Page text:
REISSUED ON VINYL AHEAD OF 60TH ANNIVERSARY
By Harvey Kubernik © 2018
Chester Arthur Burnett, (June 10, 1910-January 10, 1976) better known to blues fans as Howlin’ Wolf, remains one of the essential
exponents of the electric blues. With a raw, booming voice and explosive guitar and harmonica styles to match, the Mississippi-bred Wolf made music that was unmatched in its primal ferocity.
In the process, he, Muddy Waters, Bo Diddley, Chuck Berry, Buddy Guy, Fontella Bass, Billy Stewart, Etta James and others helped to put the Leonard and Phil Chess owned Chess Records on the map as America’s preeminent blues label.
Now, just in time for the 60th anniversary of Moanin’ In The Moonlight’s original high-fidelity release, Geffen/UMe has made available a special vinyl edition of the mono album.
Remastered from the original flat master tape, this new edition features a high quality 150-gram black vinyl pressing housed in a printed sleeve with scans of the analog tape box and comes in a distinctive tip-on jacket reproducing the album’s distinctive original cover artwork by
Don S. Bronstein. The LP displays the 1959 liner notes from Billboard editor Paul Ackerman. Continue reading
AVAILABLE ON SUPER AUDIO CD DECEMBER 7 FROM ABKCO RECORDS;
ROLLING STONES ANNOUNCE SPRING 2019 US TOUR
By Harvey Kubernik © 2018
On December 7, ABKCO Records will release The Rolling Stones Beggars Banquet (50th Anniversary Edition) on limited edition hybrid Super Audio CD. In comes on the heels of the November 16 domestic release of Beggars Banquet (50th Anniversary Edition) on limited-edition vinyl, CD and digital formats.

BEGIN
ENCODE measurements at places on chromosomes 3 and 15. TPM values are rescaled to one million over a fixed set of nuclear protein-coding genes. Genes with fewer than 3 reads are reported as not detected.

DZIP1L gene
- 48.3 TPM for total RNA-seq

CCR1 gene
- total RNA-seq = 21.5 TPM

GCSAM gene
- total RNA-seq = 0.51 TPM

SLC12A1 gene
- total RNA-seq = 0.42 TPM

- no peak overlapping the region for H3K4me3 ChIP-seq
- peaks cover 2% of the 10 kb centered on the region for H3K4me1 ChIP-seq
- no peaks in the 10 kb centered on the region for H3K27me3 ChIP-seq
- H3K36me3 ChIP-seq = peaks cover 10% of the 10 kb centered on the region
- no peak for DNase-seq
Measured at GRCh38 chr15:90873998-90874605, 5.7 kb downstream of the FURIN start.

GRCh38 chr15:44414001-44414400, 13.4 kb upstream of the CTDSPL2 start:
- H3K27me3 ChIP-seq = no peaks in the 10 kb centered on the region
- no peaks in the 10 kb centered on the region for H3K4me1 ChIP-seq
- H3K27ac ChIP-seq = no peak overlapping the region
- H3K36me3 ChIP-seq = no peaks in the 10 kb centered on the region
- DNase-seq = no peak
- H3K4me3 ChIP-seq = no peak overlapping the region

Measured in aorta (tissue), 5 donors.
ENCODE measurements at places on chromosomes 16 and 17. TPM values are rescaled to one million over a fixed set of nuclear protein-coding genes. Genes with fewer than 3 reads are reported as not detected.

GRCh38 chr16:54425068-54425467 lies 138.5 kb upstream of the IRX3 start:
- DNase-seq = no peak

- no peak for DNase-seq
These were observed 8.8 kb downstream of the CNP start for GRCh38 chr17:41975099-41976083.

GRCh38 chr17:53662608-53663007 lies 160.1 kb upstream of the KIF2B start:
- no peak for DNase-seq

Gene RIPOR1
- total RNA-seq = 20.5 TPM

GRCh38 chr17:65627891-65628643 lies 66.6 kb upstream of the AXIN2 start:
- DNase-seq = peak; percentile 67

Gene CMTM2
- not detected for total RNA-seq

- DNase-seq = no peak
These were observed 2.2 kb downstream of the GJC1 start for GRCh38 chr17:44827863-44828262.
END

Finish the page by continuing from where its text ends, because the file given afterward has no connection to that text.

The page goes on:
The SACD package itself is designed to look like a miniaturized replica of the 12” gatefold double-vinyl edition, sized to be a convenient 7” gatefold, and contain 2 hybrid SACDs, a flexi disc and expanded packaging elements exclusive to this edition. This bespoke packaging is manufactured in Japan and is of the highest quality to match the SACD audio.
Special elements of the package include: replica packshots of two Japanese 7” single picture sleeves (“Jumpin’ Jack Flash” and “Street Fighting Man”) and both versions of the Beggars Banquet sleeve art are included. This SACD set is a Japanese release, which will be imported into North America in a limited quantity. Continue reading
JEAN-LUC GODARD’S FILM CHRONICLES POLITICAL AND SOCIAL UPHEAVAL AS THE ROLLING STONES RECORD ONE Of THEIR SIGNATURE TRACKS IN THE STUDIO
By Harvey Kubernik c 2018
On October 5, ABKCO Films will release a 4K restoration of Sympathy for the Devil on DVD, Blu-ray and through digital services in celebration of its initial release 50 years ago. One of the landmark new wave films of the late ’60s, directed by the celebrated Jean-Luc Godard, Sympathy for the Devil alternates between reflections on contemporary politics and social issues of the late 1960s as well as giving the audience an unprecedented view of The Rolling Stones creative process in the recording studio working on what would become one of the band’s defining tracks.
The Rolling Stones original line up of Mick Jagger, Keith Richards, Brian Jones, Charlie Watts and Bill Wyman were joined by Nicky Hopkins, Rocky Dzidzornu, Marianne Faithfull, Anita Pallenberg and James Fox in the landmark session that took place at Olympic Sound Studios in London in June 1968.